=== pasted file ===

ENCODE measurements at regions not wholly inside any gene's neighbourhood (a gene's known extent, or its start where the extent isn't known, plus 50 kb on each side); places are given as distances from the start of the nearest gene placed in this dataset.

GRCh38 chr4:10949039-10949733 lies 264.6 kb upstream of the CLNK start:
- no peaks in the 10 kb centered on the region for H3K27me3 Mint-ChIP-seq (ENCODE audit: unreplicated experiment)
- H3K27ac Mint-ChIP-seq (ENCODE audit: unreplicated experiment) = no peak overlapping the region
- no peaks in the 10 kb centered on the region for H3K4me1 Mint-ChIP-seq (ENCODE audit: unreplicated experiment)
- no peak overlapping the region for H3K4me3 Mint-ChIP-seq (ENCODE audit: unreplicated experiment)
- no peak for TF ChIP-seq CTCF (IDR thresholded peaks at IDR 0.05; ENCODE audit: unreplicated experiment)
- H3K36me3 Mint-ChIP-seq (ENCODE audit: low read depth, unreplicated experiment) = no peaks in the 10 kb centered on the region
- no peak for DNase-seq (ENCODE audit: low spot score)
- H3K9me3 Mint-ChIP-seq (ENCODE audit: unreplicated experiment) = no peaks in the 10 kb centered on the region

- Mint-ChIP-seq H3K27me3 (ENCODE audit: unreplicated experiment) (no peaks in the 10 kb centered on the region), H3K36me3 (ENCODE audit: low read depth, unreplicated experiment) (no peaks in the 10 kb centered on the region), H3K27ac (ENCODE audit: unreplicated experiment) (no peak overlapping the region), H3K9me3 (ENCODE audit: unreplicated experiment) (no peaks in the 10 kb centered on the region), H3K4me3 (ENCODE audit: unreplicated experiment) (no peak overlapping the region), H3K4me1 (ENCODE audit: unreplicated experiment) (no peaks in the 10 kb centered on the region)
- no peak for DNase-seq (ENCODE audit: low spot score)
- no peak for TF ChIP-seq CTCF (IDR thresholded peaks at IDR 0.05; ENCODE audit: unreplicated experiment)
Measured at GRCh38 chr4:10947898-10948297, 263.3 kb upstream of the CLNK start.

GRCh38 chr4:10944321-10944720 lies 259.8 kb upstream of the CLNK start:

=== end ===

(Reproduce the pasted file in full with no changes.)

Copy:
ENCODE measurements at regions not wholly inside any gene's neighbourhood (a gene's known extent, or its start where the extent isn't known, plus 50 kb on each side); places are given as distances from the start of the nearest gene placed in this dataset.

GRCh38 chr4:10949039-10949733 lies 264.6 kb upstream of the CLNK start:
- no peaks in the 10 kb centered on the region for H3K27me3 Mint-ChIP-seq (ENCODE audit: unreplicated experiment)
- H3K27ac Mint-ChIP-seq (ENCODE audit: unreplicated experiment) = no peak overlapping the region
- no peaks in the 10 kb centered on the region for H3K4me1 Mint-ChIP-seq (ENCODE audit: unreplicated experiment)
- no peak overlapping the region for H3K4me3 Mint-ChIP-seq (ENCODE audit: unreplicated experiment)
- no peak for TF ChIP-seq CTCF (IDR thresholded peaks at IDR 0.05; ENCODE audit: unreplicated experiment)
- H3K36me3 Mint-ChIP-seq (ENCODE audit: low read depth, unreplicated experiment) = no peaks in the 10 kb centered on the region
- no peak for DNase-seq (ENCODE audit: low spot score)
- H3K9me3 Mint-ChIP-seq (ENCODE audit: unreplicated experiment) = no peaks in the 10 kb centered on the region

- Mint-ChIP-seq H3K27me3 (ENCODE audit: unreplicated experiment) (no peaks in the 10 kb centered on the region), H3K36me3 (ENCODE audit: low read depth, unreplicated experiment) (no peaks in the 10 kb centered on the region), H3K27ac (ENCODE audit: unreplicated experiment) (no peak overlapping the region), H3K9me3 (ENCODE audit: unreplicated experiment) (no peaks in the 10 kb centered on the region), H3K4me3 (ENCODE audit: unreplicated experiment) (no peak overlapping the region), H3K4me1 (ENCODE audit: unreplicated experiment) (no peaks in the 10 kb centered on the region)
- no peak for DNase-seq (ENCODE audit: low spot score)
- no peak for TF ChIP-seq CTCF (IDR thresholded peaks at IDR 0.05; ENCODE audit: unreplicated experiment)
Measured at GRCh38 chr4:10947898-10948297, 263.3 kb upstream of the CLNK start.

GRCh38 chr4:10944321-10944720 lies 259.8 kb upstream of the CLNK start: